Reconstruction and Animation
In the summer of 1991, while ostensibly working on a railroad track condition database at the University of Illinois, I decided that I wanted a three-dimensional computer model of my 1980 Chevette. After some thought and experimentation, I devised the following method of transforming digitized pictures of the car into a reasonably accurate, texture-mapped model. I parked the car next to a tall building and, assisted by friend Ken Brownfield, took telephoto pictures of it from the front, top, sides, and back. I manually located the silhouette of the car in each image, and used the silhouettes to carve out a voxel sculpture of the car. The surfaces of the exposed voxels were then colored according to the images. I then created a short animation of the Chevette flying across the screen. Although (and perhaps because) the final model has flaws resulting from specularities, missing concavities, and imperfect image registration, it unequivocally evokes an uncanny sense of the actual vehicle.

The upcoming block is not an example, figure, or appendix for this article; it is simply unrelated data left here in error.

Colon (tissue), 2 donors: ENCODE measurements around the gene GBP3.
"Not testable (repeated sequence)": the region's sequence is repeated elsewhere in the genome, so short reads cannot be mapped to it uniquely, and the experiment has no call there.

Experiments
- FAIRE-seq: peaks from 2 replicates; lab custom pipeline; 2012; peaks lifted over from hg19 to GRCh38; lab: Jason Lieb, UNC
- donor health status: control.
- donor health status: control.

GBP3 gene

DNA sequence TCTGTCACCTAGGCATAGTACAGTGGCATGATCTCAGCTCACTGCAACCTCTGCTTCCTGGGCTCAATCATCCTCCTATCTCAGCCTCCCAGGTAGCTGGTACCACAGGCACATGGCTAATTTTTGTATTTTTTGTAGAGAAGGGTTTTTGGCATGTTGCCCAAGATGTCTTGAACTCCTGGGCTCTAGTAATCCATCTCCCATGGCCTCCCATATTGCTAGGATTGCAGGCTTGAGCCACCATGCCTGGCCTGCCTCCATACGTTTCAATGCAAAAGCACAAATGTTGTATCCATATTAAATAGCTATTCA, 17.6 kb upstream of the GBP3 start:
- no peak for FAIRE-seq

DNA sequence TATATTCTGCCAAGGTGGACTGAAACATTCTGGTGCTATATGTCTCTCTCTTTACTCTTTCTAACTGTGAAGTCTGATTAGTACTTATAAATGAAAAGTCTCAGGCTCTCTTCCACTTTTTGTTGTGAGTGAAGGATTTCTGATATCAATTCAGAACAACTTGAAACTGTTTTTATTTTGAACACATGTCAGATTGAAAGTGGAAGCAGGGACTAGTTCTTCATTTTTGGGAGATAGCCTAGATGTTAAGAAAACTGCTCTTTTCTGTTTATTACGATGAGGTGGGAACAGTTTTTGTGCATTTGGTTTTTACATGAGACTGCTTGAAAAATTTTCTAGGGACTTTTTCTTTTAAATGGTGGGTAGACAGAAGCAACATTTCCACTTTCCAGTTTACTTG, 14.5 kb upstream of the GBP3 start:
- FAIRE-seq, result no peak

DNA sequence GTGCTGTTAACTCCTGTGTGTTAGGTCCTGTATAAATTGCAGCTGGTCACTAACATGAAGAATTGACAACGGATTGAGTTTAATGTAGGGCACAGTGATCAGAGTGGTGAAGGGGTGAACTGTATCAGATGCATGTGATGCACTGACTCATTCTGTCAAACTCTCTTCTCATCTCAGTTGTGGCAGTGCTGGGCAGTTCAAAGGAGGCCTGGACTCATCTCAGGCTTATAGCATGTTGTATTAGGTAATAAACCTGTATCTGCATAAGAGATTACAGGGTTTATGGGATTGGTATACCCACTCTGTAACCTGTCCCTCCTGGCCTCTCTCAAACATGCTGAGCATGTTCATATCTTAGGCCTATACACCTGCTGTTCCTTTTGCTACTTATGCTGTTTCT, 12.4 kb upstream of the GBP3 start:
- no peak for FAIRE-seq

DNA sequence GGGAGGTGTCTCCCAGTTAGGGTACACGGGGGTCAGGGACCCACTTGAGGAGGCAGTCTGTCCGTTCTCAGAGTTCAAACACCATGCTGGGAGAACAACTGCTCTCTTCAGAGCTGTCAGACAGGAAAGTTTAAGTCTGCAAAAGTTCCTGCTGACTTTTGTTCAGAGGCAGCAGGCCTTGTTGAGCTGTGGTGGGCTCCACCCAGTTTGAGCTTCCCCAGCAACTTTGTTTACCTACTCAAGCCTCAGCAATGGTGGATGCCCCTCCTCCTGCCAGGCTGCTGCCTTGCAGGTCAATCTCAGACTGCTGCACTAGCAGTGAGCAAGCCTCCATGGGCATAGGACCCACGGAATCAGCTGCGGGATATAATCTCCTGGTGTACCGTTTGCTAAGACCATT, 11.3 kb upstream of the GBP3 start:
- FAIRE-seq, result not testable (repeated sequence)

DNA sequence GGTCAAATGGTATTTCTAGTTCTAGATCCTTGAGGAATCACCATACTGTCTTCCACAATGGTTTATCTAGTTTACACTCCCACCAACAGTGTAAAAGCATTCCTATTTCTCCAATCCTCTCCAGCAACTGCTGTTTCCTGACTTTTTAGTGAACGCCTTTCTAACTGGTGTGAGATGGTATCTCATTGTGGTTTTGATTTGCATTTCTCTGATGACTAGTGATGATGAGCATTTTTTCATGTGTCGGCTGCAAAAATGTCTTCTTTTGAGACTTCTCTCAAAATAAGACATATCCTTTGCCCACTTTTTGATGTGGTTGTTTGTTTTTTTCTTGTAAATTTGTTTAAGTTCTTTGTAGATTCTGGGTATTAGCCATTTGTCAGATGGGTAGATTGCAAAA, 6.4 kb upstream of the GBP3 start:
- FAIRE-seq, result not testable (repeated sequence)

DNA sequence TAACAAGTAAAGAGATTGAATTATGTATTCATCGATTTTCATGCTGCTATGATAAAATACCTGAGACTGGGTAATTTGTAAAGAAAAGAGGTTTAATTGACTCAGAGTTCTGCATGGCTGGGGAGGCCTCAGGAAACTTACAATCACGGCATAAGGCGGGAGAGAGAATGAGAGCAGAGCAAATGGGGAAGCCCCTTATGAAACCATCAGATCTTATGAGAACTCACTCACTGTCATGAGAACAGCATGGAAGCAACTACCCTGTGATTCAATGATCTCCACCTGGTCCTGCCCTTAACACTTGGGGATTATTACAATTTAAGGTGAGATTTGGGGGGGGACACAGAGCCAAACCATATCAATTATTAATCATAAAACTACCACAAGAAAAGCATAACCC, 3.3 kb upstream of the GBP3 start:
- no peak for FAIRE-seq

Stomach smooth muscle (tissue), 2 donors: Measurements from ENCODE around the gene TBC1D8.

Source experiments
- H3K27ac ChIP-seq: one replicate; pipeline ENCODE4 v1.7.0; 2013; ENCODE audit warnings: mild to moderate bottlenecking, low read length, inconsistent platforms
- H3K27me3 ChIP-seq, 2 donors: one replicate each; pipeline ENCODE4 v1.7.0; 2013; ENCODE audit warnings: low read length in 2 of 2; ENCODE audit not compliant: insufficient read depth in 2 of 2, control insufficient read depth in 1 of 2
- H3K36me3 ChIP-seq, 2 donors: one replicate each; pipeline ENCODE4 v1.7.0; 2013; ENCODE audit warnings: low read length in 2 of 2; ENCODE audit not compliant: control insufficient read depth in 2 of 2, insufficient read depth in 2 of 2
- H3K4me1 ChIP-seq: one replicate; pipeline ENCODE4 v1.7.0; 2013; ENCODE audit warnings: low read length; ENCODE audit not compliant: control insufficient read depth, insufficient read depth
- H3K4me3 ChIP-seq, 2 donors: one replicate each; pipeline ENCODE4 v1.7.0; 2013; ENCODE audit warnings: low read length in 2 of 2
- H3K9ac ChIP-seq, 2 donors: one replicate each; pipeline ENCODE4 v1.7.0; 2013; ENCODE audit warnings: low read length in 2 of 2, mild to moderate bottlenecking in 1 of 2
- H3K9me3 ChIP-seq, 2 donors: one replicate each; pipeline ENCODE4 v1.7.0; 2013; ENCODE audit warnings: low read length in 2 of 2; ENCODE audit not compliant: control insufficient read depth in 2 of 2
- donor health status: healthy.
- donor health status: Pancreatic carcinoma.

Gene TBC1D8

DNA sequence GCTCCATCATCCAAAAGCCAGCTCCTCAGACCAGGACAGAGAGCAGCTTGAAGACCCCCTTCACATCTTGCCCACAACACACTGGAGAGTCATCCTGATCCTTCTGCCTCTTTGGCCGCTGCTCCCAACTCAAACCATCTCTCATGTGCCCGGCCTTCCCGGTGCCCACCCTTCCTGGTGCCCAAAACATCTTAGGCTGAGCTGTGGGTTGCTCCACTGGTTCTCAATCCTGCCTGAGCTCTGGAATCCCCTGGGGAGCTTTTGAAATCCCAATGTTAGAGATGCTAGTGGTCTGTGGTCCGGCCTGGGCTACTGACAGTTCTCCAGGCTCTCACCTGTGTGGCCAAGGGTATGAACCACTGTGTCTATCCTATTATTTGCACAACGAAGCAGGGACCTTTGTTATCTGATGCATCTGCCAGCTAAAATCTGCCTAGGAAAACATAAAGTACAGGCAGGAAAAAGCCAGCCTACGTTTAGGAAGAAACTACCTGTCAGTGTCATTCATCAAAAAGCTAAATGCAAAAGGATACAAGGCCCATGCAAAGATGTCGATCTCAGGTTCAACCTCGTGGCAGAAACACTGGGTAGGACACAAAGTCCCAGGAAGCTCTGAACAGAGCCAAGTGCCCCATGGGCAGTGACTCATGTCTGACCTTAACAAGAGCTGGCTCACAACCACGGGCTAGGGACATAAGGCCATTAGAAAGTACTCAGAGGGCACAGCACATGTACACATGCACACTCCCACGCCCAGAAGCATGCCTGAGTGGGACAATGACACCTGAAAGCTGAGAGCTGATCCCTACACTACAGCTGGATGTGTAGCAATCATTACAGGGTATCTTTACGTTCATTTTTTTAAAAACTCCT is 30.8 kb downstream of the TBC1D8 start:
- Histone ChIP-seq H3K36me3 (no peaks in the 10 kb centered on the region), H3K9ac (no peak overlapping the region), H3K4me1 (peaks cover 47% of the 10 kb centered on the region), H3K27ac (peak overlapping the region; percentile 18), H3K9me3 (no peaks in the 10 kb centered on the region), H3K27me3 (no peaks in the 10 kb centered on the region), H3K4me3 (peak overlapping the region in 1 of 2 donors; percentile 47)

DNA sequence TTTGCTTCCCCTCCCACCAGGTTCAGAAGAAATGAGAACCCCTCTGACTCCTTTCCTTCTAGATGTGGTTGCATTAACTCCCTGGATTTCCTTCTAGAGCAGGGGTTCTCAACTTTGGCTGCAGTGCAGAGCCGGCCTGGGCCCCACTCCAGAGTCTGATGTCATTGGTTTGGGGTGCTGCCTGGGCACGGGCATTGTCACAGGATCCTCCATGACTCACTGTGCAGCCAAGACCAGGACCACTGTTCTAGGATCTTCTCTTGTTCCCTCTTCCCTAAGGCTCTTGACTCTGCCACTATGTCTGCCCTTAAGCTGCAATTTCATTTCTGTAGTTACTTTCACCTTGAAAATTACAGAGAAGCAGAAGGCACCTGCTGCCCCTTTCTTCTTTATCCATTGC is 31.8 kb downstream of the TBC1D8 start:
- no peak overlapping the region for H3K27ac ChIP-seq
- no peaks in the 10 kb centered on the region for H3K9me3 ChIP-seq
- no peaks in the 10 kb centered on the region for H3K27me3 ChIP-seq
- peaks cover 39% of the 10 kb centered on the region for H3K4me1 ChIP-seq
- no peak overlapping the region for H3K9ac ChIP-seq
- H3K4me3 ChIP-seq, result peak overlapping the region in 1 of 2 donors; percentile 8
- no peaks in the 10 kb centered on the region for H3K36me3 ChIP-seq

The Chevette movie is also available in MPEG (105K) and Quicktime (203K) forms. You can also view a mosaic of all of its frames. A color rendering of the volumetric intersection rendering has recently surfaced. For the Chevette Project 25th anniversary, Yoshita Sharma and I were able to convert the original Chevette model file to an .obj file with per-vertex color (1.5M vertices) viewable with MeshLab so we could walk around the car on a VIVE VR headset.
The project was originally done using a 386 IBM PC for the modeling and a Sun 3/80 for the rendering. The project laid the groundwork for my Ph.D. work at UC Berkeley, Facade: Modeling and Rendering Architecture from Photographs.
The Chevette Project was covered in two different Japanese TV shows (NHK in 2003 and WOWWOW in 2008) about the history of computer graphics, both noting the influence from the flying Delorean effect at the end of the movie Back to the Future.
Additional Chevette Information: